Our guest author Simon, a British expat living in Munich, describes what 21st-century Warsaw feels like to him, after his latest trip to Poland’s capital.
Is Warsaw the new Berlin? So claimed one local I talked to during my weekend in the Polish capital. It didn’t sound like the first time this idea had been voiced. Lots of people are moving into the capital, they tell me. It’s a city made up of large numbers of immigrants, not just a substantial number from abroad, but from other parts of Poland as well. So the population is young. Couple this with the high vacancy rates and a lot of construction work, and you have the sort of vibe that is not dissimilar to the mood 350 miles further west in the capital of Germany.
To the uninformed tourist there are many visible similarities. Like Berlin, Warsaw lies on land as flat as a pancake. Scan the horizon, and there is not a hill in sight. Like Berlin, and far more so, it was destroyed in the last war and still bears the scars. The city centre seems jumbled and unfocused; residential and industrial buildings on empty streets sit behind bustling shopping centres and grand representative edifices. Although the old town was painstakingly reconstructed, it does not form the focal point, even of the centre of town, but sits a little way off, out on a limb. In between the two parts of the city, there are large areas of empty space or parkland, which all looked fairly barren in the late spring snow.
The winters in Warsaw are pretty terrible by all accounts. In fact everyone we talked to agreed that the weather in Warsaw was not its greatest attraction. Russian winter winds blow in from the Northeast and summers can be marred by extended periods of rain. One American resident complained of there being no more than four days in a year when you can go out without a jacket at night.
So what was it that was making everybody in this town so cheery the whole time? It’s a dirty old place, but there’s nothing grim about the people, who seemed full of smiles and laughter.
Maybe it’s the cost of living, which at least to Western European eyes, looks fairly cheap. At the end of a more than decent Polish dinner with two friends I generously offered to pay for everybody. Imagine the smile on my face when I discovered this gesture was going to cost me less than 50€! Later that same evening, we were invited to drinks in a beautiful old flat with at least 150 square metres, occupied only by one young Swedish girl. Life here is cheap.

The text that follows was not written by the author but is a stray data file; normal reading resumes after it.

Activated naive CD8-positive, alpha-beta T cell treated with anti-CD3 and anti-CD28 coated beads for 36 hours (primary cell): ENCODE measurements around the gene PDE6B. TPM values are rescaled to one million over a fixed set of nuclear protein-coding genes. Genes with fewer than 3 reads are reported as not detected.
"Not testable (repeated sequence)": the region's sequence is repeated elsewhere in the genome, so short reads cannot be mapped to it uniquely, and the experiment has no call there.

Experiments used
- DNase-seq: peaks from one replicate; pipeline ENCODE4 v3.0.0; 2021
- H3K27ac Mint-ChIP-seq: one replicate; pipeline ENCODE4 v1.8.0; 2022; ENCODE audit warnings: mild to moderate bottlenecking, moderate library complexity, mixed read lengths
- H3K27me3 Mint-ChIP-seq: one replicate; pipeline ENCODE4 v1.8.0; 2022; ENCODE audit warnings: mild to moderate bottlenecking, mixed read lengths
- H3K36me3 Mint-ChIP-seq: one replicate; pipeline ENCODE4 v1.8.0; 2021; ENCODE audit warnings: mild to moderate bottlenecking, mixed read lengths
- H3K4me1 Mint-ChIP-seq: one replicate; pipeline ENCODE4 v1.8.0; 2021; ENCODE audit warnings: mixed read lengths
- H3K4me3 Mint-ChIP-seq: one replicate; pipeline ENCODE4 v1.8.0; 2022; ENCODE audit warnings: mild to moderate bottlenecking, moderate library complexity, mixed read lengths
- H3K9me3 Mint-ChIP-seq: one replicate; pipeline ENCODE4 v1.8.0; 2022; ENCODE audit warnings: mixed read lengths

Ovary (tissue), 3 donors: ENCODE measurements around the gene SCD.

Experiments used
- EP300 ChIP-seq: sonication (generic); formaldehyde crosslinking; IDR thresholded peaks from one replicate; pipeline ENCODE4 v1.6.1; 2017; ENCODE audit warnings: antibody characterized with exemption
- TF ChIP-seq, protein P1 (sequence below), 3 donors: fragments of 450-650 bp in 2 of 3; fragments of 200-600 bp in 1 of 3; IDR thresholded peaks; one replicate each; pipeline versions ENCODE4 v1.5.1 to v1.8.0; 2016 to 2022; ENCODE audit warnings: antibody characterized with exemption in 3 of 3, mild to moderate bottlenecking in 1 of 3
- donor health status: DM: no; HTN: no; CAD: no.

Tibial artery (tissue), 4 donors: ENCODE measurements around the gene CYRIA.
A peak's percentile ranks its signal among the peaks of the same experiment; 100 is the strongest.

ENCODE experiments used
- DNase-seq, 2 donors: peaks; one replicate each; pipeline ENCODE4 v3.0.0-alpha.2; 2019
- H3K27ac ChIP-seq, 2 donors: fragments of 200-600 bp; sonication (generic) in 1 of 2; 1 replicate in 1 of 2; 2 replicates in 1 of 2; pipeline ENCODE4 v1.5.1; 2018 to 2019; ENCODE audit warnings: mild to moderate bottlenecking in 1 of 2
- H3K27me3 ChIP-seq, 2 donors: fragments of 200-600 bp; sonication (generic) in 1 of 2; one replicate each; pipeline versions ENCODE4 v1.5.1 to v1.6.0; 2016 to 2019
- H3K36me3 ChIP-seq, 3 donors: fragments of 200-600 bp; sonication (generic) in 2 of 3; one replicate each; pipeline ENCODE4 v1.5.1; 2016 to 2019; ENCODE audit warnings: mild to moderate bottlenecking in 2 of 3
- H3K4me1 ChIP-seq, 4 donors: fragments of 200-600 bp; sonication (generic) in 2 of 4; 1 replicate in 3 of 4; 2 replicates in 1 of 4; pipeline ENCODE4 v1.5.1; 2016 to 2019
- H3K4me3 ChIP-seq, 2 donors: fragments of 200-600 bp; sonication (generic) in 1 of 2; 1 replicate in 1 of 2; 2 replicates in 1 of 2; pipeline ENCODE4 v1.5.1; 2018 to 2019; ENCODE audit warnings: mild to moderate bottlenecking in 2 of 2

And it’s fun. There’s something about the ramshackle that is just more alluring than the well-ordered and you are unlikely to feel that more strongly than on a weekend trip from Munich to Warsaw. Warsaw is ramshackle indeed, and many of the bars we visited were sat in old warehouses or flats, with interiors cobbled together out of bits of Soviet memorabilia. These industrial dives felt relaxed and artistic, like the brain child of students, not capitalists. They had the sort of atmospheres you want to linger in, sprawl out in, watch people in, get a bit too drunk in.
We spent our last night in the city in an area called Praga. We headed out there partly on a recommendation and partly because we wanted to see the one part of Warsaw that is more than 60 years old. The bar we ended up in was, once again, located in an old warehouse and was hosting a youth dance, Poland style, with a strange mix of disco hits and swing, all sung in Polish and accompanied by Jive-like partner dancing. Partner dancing sure looks charming in an old redbrick brewery with amber lighting, even to Polish disco music. The crowd was fun to watch. All the guys building up the courage to ask a girl to dance, the girls looking either delighted with it all, scornful or resigned, and a few shy-looking couples clinging to each other awkwardly in the middle of the dance floor. I guess this is what going to the disco used to be like.
Perhaps it’s the relatively recent arrival of hypermodernity that gives the town its charm. Again like Berlin, history is very recent here. Most of the people and places were shaped by a way of life that looks and feels much more archaic than it actually is. But Warsaw is really growing and changing now. The economy is relatively buoyant, and there are a lot of smart cars on the streets. It feels like the city is emerging from the sorrows of the twentieth century into a period that is optimistic, prosperous, and cheerful. Let’s hope so, because you’ve only got to visit the ‘Warsaw Uprising Museum’ to know that this is one town that definitely deserves some good times.
(Photo credits: 1) Downtown Warsaw Skyline by Wikimedia Commons user Docent X 2) Warsaw Sigismund Column by Marek & Ewa Wojciechowscy 3) Warsaw Uprising Monument by Wikimedia Commons user Docent X)
Let’s face it, Warsaw is an ugly place with bad weather and bad traffic most of the time.
Nevertheless, I love it. People are open, communicative and generally into anything new and foreign. It is arty, edgy and business oriented at the same time. Hard to achieve.
I feel great as a foreigner here, and I wouldn’t change it for no Berlin.
I really like how you described Warsaw, but one thing is unclear: You said: ‘Life here is cheap’, forgetting to mention that only for Western tourists.
Example? My sister in Warsaw has a full – time job in a call-centre and earns about €500. For the same money, she rents 1-bed apartament outside of the city centre. If she lived on her own, she would starved:)
Please, have it in mind!
Margit Grobbel says
Thanks for pointing this out! Simon, our guest blogger, was of course there as a tourist. Then it’s easy to forget that the average salaries are far lower, too.